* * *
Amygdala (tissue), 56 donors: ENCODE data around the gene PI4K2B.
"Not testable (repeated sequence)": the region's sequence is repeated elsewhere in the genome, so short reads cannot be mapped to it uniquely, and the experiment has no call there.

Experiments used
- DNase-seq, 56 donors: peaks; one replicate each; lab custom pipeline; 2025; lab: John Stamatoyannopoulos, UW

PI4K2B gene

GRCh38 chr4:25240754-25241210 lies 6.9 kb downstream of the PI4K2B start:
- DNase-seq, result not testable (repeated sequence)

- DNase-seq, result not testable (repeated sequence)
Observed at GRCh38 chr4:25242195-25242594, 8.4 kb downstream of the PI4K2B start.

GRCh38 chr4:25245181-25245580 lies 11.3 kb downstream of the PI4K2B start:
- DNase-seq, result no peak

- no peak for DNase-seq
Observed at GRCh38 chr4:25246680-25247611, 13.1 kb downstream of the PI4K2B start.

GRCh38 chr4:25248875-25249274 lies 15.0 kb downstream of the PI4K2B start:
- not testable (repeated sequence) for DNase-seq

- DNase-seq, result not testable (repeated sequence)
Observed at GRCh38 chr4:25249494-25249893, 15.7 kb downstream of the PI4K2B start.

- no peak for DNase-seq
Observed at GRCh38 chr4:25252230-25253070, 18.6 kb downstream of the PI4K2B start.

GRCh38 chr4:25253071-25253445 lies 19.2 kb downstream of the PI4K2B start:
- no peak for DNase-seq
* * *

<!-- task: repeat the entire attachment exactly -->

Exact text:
Amygdala (tissue), 56 donors: ENCODE data around the gene PI4K2B.
"Not testable (repeated sequence)": the region's sequence is repeated elsewhere in the genome, so short reads cannot be mapped to it uniquely, and the experiment has no call there.

Experiments used
- DNase-seq, 56 donors: peaks; one replicate each; lab custom pipeline; 2025; lab: John Stamatoyannopoulos, UW

PI4K2B gene

GRCh38 chr4:25240754-25241210 lies 6.9 kb downstream of the PI4K2B start:
- DNase-seq, result not testable (repeated sequence)

- DNase-seq, result not testable (repeated sequence)
Observed at GRCh38 chr4:25242195-25242594, 8.4 kb downstream of the PI4K2B start.

GRCh38 chr4:25245181-25245580 lies 11.3 kb downstream of the PI4K2B start:
- DNase-seq, result no peak

- no peak for DNase-seq
Observed at GRCh38 chr4:25246680-25247611, 13.1 kb downstream of the PI4K2B start.

GRCh38 chr4:25248875-25249274 lies 15.0 kb downstream of the PI4K2B start:
- not testable (repeated sequence) for DNase-seq

- DNase-seq, result not testable (repeated sequence)
Observed at GRCh38 chr4:25249494-25249893, 15.7 kb downstream of the PI4K2B start.

- no peak for DNase-seq
Observed at GRCh38 chr4:25252230-25253070, 18.6 kb downstream of the PI4K2B start.

GRCh38 chr4:25253071-25253445 lies 19.2 kb downstream of the PI4K2B start:
- no peak for DNase-seq